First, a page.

Peeking behind the curtain of running an outreach program
STEMM outreach is an essential component of STEMM community engagement, education, and science communications. There’s a lot of strategy and finesse in translating scientific principles into captivating demonstrations. However, there are additional challenges that many don’t know about when it comes to running STEMM outreach with social justice-oriented missions, ones that target audiences from disadvantaged or marginalized backgrounds for sustained engagement.
Here, I continue a conversation with two friends I’ve worked closely with to talk about the unique challenges of running an outreach program that targets students from marginalized communities. Check out part 1 where we cover topics including challenges of reaching middle school students, parental effects on STEMM enthusiasm, sustained community engagement, and motivations for getting into STEMM outreach. Now in part 2, we cover challenges in reflecting diversity in volunteers, soliciting financial support, fostering art and creativity in STEMM, and advice on working in STEMM outreach.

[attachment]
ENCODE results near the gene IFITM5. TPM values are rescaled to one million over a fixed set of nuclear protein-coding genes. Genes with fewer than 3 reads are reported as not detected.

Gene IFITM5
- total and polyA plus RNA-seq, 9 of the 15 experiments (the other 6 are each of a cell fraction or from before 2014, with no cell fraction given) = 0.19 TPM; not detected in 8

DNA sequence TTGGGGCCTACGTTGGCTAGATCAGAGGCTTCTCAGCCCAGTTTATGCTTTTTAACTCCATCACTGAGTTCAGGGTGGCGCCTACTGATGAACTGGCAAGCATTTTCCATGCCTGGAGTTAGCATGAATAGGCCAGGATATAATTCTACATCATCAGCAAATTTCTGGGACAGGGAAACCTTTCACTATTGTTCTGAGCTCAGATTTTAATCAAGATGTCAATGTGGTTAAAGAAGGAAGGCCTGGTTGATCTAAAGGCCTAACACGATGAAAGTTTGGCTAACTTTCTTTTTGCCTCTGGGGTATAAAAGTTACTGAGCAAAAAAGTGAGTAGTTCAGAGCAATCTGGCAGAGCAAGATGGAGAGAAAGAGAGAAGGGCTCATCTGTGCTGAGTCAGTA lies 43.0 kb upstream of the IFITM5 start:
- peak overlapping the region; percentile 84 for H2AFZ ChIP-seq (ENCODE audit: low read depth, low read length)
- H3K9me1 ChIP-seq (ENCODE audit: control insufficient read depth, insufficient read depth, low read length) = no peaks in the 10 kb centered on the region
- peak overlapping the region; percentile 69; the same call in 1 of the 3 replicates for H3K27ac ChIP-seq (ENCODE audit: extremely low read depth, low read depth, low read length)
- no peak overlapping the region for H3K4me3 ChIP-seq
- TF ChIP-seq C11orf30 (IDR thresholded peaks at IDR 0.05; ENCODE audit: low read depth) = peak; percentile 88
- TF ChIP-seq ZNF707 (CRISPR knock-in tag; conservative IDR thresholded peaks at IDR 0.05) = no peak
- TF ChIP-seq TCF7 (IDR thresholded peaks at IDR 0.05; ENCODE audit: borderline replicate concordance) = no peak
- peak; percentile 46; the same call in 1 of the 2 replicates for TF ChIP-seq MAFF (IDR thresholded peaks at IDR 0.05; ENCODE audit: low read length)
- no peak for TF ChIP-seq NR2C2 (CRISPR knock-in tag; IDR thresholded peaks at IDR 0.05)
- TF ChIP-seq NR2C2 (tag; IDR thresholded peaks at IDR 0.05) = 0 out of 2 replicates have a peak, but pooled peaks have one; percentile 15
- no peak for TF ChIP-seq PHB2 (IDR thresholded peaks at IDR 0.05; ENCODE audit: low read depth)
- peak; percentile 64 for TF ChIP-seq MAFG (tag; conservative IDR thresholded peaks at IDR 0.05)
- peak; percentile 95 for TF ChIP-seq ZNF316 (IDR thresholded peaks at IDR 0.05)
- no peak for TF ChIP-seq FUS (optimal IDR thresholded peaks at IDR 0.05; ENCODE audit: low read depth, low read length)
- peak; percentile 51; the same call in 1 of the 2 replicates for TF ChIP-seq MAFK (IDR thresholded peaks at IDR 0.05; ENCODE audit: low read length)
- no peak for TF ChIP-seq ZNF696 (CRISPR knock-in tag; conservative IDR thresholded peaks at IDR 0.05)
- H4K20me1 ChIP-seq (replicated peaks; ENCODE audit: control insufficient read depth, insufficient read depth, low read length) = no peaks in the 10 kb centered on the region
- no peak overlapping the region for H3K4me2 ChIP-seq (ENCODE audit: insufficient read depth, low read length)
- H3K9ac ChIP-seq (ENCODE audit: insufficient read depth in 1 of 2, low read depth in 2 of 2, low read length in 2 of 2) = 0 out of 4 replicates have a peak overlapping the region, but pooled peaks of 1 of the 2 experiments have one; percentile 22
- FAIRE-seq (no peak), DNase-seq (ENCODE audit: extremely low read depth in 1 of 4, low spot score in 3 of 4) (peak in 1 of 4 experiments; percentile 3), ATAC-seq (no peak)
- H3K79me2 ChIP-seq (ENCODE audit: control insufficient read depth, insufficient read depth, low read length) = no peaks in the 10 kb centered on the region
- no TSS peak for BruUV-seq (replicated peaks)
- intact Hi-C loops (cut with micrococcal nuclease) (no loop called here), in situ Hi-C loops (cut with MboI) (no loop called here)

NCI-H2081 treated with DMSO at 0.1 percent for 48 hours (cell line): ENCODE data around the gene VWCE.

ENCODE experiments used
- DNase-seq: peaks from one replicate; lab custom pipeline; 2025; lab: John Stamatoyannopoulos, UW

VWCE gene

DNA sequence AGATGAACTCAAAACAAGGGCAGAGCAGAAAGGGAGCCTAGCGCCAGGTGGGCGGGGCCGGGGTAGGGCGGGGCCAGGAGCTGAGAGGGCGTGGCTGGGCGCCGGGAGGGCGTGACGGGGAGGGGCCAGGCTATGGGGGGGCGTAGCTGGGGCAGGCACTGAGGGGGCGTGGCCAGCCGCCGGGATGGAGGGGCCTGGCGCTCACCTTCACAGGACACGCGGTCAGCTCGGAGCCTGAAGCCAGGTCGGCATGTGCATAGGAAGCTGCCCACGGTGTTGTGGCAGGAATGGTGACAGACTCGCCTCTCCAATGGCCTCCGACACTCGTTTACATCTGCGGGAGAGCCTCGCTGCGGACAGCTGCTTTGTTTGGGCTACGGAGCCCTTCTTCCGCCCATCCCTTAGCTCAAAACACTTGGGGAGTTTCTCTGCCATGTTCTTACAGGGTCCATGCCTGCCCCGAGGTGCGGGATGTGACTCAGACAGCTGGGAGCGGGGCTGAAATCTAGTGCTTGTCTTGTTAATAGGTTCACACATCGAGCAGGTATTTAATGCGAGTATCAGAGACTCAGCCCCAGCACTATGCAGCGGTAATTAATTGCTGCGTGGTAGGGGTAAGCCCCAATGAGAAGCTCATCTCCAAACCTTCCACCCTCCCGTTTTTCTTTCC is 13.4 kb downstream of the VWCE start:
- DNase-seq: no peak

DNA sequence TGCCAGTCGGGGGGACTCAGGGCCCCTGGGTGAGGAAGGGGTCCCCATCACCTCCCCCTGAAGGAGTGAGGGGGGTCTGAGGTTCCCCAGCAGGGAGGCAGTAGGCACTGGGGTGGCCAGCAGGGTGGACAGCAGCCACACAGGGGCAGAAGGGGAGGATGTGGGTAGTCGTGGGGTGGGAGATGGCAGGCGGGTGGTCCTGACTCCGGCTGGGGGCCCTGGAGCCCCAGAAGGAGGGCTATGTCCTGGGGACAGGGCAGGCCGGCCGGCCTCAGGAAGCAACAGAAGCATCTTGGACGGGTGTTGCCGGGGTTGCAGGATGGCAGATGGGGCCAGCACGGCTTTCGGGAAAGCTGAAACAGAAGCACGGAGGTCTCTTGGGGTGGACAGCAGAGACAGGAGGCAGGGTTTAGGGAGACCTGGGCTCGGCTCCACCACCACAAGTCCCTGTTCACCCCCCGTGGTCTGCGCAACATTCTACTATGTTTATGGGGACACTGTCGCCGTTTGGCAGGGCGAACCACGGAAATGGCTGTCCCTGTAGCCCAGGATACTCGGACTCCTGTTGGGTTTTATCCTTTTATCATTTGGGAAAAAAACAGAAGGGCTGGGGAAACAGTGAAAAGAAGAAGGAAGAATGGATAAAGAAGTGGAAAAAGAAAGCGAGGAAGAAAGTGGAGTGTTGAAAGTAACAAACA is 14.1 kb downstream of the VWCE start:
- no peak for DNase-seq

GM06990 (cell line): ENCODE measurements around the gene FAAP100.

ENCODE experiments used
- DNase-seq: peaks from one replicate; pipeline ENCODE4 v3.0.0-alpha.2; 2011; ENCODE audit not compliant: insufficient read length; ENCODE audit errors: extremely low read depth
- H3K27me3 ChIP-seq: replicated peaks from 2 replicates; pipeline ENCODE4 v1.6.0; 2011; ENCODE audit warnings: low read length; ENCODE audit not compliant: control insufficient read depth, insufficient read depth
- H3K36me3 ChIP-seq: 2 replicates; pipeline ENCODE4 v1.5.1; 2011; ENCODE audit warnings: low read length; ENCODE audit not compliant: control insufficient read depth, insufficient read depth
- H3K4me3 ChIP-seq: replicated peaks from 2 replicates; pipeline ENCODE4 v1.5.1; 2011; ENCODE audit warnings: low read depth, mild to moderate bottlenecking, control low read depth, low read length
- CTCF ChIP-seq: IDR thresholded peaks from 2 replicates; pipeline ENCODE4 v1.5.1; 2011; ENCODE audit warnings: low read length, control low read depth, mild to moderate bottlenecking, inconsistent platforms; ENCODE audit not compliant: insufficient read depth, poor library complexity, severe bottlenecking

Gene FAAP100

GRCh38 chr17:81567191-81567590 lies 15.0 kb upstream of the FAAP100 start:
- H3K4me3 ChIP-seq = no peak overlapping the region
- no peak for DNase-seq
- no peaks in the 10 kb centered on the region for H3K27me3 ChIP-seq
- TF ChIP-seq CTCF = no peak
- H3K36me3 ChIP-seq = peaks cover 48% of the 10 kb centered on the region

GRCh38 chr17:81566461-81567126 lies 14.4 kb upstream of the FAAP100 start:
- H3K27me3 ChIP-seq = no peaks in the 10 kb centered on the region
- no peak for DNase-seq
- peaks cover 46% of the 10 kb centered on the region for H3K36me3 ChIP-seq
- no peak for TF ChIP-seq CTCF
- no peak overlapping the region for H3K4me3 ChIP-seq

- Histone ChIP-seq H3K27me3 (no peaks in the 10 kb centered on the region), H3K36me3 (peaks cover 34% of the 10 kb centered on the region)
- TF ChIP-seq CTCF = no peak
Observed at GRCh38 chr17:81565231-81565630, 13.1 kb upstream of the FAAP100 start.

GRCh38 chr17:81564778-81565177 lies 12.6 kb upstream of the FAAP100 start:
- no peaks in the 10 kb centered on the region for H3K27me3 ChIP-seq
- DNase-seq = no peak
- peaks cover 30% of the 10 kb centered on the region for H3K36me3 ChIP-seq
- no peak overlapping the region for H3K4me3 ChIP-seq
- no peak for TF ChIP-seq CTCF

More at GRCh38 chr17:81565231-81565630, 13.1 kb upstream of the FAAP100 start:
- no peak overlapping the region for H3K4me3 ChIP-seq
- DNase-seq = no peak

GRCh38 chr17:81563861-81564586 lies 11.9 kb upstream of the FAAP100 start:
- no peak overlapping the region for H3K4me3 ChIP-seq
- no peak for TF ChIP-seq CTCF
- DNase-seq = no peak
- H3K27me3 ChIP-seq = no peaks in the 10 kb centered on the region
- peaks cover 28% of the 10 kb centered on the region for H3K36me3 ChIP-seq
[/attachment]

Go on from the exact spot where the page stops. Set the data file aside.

Murchtricia Jones, Sydney Rosenblum, and I worked together as directors for the University of Michigan’s InnoWorks chapter, an organization that puts together week-long summer camps for socioeconomically disadvantaged middle school students. Murchtricia is a PhD candidate in bioinformatics; Murchtricia re-started the organization after a long institutional hiatus and served as the executive director for three years. Sydney Rosenblum is the current director of U-MyScI, the rebranded InnoWorks chapter, and previously served as the logistics director for two years.
These interviews have been shortened and edited for clarity and anonymity.
Abbreviations used -
SES: socioeconomic status
STEMM: science, technology, engineering, mathematics, medicine
On challenges of reflecting diversity in mentors and
volunteering as a marginalized person
HC: Let’s talk about the logistics of running an educational outreach program because there are inherent things to consider like your target audience (the students), managing volunteers, etc. How are these logistics complicated by having a social justice driven mission?